-- Maria Rodriquez was killed in a mob shootout, but before she passed, her spirit took refuge in her shadow. Now a living shadow, she seeks out vengeance against the two mob groups that caused her death. Able to interact with the shadows of other people to affect the person to whom the shadow belongs, she’s more dangerous than she knows. Finally aware of her and her vendetta, the Andressi mob has called in a Voodoo priest to capture her and control her as a tool for the mob.

The Spider (Arachne)
-- Beware Arachne, criminal scum. Her touch is poison. Madeline Wilshire was born into one of the oldest and richest families in New Hampshire, but not even that could save her from being cursed by a Shaman from whom her father stole a tribal heirloom. Born with a touch that can seep a deadly poison, she was kept locked away for years until she was old enough to be sent away to an asylum in New York. Learning how to control her curse, she was able to finally be released at age 21. Now refusing to have anything to do with her family, she has decided to create a new life for herself in the Big Apple and just maybe trying out her hand as the vigilante schtick with her venomous abilities as an asset for once and not just a curse.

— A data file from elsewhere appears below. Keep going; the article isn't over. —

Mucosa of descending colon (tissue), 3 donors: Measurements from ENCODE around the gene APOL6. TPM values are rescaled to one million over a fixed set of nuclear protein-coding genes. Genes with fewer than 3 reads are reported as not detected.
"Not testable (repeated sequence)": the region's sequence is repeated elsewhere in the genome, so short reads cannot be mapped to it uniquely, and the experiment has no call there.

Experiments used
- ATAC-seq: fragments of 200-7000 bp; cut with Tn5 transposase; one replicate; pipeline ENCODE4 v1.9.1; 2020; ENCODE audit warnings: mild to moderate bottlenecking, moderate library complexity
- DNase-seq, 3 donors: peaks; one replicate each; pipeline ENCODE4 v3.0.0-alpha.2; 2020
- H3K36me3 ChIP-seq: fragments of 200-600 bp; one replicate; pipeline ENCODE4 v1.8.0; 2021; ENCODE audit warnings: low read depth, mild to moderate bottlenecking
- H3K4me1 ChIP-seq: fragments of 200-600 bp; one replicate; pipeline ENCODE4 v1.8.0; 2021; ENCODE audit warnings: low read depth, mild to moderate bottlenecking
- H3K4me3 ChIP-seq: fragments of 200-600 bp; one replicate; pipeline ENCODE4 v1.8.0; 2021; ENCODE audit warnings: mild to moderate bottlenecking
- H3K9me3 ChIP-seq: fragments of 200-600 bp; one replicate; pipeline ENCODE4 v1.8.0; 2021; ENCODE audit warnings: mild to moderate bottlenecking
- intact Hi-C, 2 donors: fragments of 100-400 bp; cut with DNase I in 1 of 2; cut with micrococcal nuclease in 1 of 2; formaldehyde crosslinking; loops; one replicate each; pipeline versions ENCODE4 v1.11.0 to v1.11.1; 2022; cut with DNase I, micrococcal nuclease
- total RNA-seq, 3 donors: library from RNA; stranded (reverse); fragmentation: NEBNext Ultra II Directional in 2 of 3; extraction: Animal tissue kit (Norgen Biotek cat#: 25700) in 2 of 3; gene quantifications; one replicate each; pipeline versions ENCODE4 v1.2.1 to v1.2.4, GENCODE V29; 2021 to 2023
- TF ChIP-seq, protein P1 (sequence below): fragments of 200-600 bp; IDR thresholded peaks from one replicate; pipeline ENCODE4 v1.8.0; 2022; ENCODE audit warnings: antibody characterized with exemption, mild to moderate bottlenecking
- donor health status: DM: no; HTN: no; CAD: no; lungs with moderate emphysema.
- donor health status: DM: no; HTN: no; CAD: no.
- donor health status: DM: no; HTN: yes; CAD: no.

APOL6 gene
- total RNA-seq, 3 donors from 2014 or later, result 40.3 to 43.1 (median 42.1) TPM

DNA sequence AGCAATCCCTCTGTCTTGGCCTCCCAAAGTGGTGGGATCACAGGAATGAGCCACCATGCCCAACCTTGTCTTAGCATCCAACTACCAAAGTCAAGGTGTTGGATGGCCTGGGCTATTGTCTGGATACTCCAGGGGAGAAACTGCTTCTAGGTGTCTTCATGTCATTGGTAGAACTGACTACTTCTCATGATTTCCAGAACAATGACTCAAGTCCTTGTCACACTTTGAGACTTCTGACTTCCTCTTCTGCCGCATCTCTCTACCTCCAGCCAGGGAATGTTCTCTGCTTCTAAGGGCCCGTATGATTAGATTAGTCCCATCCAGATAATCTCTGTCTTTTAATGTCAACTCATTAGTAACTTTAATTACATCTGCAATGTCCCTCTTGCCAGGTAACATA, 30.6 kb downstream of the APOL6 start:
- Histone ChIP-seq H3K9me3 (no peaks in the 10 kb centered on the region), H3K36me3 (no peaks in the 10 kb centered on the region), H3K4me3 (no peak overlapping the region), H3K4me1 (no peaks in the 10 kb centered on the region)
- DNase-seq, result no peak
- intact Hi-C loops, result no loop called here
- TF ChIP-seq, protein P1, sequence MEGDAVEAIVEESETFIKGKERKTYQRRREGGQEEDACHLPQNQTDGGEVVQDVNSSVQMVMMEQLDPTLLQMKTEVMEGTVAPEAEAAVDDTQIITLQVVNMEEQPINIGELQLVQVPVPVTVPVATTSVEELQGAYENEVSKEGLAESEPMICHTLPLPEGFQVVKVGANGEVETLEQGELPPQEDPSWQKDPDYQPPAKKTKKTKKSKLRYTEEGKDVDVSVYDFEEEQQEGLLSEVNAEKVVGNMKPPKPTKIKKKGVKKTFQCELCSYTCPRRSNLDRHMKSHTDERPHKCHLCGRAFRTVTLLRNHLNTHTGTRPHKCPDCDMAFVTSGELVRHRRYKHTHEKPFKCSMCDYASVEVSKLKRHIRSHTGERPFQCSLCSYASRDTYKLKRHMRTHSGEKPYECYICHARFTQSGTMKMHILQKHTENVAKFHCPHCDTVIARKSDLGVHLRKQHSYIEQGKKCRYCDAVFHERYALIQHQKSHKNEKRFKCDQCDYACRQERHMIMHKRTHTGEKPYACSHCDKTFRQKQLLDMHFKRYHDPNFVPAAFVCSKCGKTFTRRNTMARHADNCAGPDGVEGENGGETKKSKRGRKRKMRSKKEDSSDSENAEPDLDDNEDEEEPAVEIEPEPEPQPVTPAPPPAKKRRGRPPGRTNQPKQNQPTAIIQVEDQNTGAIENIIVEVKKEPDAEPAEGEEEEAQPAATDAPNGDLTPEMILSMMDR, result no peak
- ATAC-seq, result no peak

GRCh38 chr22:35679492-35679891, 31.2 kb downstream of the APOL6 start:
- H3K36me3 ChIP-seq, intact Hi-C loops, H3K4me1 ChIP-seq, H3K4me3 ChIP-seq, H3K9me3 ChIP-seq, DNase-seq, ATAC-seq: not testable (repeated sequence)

Domino Lady
-- Greta Hanwick may only be 17 years old, but she’s already a fantastic athlete with medals in swimming, archery, and gymnastics. Upon hearing of all the new masked vigilantes popping up, she decides to join the crowd and “age up” as the sophisticated but deadly Domino Lady, but is such a dangerous job a safe place to be for a teenage girl? Or will her determination be enough to help her succeed?

Green Lama